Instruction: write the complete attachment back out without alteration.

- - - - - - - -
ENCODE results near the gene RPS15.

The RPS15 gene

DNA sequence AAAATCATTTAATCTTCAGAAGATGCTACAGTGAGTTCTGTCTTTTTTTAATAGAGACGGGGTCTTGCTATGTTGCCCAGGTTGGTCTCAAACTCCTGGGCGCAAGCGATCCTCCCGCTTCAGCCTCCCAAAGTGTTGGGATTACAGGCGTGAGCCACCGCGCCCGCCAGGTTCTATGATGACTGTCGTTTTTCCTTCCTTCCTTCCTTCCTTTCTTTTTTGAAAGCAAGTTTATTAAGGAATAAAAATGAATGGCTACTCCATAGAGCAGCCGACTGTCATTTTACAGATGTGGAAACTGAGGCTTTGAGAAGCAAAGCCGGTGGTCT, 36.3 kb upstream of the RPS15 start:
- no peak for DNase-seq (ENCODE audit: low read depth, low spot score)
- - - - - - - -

ENCODE results near the gene RPS15.

The RPS15 gene

DNA sequence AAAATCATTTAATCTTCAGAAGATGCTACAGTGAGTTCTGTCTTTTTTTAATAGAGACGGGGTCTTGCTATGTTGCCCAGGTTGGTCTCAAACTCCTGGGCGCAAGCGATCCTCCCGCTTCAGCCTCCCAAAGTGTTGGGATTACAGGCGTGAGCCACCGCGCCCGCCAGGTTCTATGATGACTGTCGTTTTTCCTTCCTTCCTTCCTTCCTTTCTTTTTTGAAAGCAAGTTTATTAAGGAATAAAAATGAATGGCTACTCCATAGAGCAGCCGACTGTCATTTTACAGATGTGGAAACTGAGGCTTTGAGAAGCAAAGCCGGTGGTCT, 36.3 kb upstream of the RPS15 start:
- no peak for DNase-seq (ENCODE audit: low read depth, low spot score)